Reader’s Contribution – 75 years ago

By Linda Duffield

On this day (13th July) in 1943…..

A routine Fighter sweep for 403 squadron came to a disastrous conclusion for F/O James Ian McKay, when his engine cut out during a downwind landing, causing him to crash land on the airfield at Kenley. He was taken to hospital in a serious condition.

I haven’t been able to ascertain any details of Mckay’s injuries, but happily, he survived not only this crash, but the entire War, returning to Canada and eventually becoming a Superior Court judge.

JAMES IAN MCKAY was born in Owen Sound, Ontario, Canada, on April 1, 1921 to Norman McKay and Catherine Ferguson Foote. He grew up in Owen Sound and attended Dufferin School. During the summer, Ian worked for the Owen Sound Transportation Company as a Watchman/Wheelsman on the S.S. Manitoulin. After graduating in 1939, Ian worked for the Canadian Imperial Bank of Commerce until he enlisted in Toronto, at the age of 19, in August 1940.
During his time in the R.C.A.F. as a fighter pilot, Mckay served in Halifax, Iceland, Scotland and England, receiving seven campaign medals.

I have found a press article that suggests that he also saw action in Malta…

Hard – Hitting Fighters Hold to Scruples in Tough Going
With the R.C.A.F. Somewhere in England, June 11, 1943 — (CP) — Chivalry in war may be on the wane (this is a very tough war), but it has yet to disappear altogether from aerial combat. There are still some niceties observed in the air by fighter pilots of both sides in this war.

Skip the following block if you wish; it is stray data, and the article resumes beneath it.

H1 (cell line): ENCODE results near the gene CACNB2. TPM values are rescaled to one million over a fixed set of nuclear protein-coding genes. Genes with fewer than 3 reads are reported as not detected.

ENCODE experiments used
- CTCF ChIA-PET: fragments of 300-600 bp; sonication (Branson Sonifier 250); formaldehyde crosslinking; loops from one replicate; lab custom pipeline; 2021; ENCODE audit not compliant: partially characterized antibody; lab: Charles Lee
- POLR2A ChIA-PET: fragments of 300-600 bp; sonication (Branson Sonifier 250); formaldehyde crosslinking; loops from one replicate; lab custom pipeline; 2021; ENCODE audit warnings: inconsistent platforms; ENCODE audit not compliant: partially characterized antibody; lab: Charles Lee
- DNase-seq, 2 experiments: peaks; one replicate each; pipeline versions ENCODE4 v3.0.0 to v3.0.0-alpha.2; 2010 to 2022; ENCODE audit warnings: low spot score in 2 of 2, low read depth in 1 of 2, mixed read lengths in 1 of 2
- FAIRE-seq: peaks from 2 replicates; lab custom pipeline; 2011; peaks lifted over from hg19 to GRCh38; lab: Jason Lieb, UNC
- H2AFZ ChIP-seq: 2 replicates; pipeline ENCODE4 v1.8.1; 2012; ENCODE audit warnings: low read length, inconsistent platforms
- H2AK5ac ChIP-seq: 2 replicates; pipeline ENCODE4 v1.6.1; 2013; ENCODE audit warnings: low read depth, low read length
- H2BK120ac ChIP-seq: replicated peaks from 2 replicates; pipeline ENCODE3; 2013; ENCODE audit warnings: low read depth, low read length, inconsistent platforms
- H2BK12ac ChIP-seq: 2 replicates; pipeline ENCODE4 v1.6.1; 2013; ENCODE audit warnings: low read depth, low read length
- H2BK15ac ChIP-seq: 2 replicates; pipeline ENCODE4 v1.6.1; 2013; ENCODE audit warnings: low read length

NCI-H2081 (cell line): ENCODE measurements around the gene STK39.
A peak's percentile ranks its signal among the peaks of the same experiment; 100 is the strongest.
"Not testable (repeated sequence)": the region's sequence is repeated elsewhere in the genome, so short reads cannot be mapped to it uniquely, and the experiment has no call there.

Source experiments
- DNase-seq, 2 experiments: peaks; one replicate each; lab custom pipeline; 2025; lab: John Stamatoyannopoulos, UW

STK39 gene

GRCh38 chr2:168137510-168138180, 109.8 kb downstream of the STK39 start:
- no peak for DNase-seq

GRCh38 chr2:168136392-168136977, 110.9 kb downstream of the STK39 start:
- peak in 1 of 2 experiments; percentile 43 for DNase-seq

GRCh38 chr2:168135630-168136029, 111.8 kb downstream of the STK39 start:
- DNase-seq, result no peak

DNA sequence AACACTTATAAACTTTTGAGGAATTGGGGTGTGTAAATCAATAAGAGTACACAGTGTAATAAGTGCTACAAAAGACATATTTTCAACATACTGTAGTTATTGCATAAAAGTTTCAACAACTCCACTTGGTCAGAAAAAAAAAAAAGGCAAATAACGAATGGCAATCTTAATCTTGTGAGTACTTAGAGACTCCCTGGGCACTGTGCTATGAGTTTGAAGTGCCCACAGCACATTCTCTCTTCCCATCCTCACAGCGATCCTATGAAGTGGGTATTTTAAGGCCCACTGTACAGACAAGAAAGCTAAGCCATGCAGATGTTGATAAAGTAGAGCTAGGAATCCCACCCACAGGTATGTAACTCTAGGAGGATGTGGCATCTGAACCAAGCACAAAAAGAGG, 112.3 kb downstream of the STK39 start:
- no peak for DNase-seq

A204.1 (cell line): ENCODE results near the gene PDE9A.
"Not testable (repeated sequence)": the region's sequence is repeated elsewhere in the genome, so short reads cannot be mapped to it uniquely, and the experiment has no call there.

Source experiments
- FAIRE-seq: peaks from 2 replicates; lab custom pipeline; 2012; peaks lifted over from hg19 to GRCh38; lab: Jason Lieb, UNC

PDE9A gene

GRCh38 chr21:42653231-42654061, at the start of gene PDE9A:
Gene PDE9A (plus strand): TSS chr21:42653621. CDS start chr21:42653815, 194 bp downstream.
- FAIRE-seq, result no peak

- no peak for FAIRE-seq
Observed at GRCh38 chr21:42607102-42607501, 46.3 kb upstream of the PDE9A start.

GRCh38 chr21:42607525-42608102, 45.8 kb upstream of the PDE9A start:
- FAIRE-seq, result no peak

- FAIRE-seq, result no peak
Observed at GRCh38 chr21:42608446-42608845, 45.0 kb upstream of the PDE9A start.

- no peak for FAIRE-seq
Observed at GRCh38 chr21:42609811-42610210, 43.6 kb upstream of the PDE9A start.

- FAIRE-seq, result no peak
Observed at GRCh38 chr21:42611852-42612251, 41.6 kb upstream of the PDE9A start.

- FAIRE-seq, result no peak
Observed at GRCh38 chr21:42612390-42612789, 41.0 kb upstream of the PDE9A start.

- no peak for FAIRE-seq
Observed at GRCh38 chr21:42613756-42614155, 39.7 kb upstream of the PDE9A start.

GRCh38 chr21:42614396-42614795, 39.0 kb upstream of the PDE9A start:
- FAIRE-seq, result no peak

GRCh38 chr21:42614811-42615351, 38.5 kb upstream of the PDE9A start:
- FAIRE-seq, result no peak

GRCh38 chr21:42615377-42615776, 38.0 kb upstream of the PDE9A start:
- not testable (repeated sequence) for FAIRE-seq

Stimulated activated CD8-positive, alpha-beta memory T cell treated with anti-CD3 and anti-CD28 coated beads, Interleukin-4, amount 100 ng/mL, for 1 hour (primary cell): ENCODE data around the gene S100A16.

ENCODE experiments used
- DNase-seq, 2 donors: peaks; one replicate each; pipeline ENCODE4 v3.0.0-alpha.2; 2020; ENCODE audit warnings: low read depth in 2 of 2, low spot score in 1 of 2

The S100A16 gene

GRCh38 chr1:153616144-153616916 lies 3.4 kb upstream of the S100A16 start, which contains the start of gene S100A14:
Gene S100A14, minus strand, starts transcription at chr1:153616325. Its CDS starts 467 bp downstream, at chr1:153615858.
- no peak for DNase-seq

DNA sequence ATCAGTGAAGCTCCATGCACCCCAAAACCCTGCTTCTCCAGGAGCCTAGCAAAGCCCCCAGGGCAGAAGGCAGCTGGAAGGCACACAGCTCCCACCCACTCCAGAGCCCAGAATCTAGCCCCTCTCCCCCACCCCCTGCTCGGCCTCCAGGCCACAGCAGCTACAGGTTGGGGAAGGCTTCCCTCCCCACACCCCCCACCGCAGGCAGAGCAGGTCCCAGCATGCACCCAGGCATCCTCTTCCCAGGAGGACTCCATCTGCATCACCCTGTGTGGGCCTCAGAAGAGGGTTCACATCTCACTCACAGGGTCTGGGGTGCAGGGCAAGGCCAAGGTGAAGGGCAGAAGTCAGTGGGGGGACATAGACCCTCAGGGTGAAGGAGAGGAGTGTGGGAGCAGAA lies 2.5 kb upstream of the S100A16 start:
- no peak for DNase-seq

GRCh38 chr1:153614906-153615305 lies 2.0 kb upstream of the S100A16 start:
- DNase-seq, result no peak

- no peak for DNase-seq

“Flying Officer J.I. (Skip) McKay, of Owen Sound, Ont., said a lot must depend on the way you feel in the air, which may account for some of the things he ran across during fighter work in Malta.

Shoot Own Mates.
“Sitting here in the mess, we all say no, we wouldn’t shoot a man in a parachute,” said Skip. “None of us would want to think otherwise. But in the ‘Med’ I’ve seen one of my best friends ‘get it’ while he was going down in his parachute so I guess everybody doesn’t think the same way. “Out there, too, I’ve seen the Jerries shooting up fellows in dinghies. “Once he even saw them shooting up fellows in dinghies when Skip and his flying mates knew these targets were Nazi airmen who had been shot down. “What did we do then?” asked Skip. “Well,” he smiled, “to tell you the truth, we just laughed like hell and went along home.”

After he was discharged in May 1945, McKay began law school at Toronto’s Osgoode Hall and completed his law degree in 1949. In 1982, he was appointed a Judge of the Federally Administered District Court of Ontario for Bruce County. On April 1, 1996 at the age of 75, Ian retired as a Superior Court Judge, but continued to serve on a Pension Appeals Board.

F/Lt. James Ian “Skip” Mckay was married twice, the first time in April 1944 to Jacqueline McCullough and then to Loretta E. Briggs in 1983. He had three children, and had become a Great-Grandfather when he passed away on May 22nd 2015, at the age of 94.

Rest in Peace Sir and thank you for your service.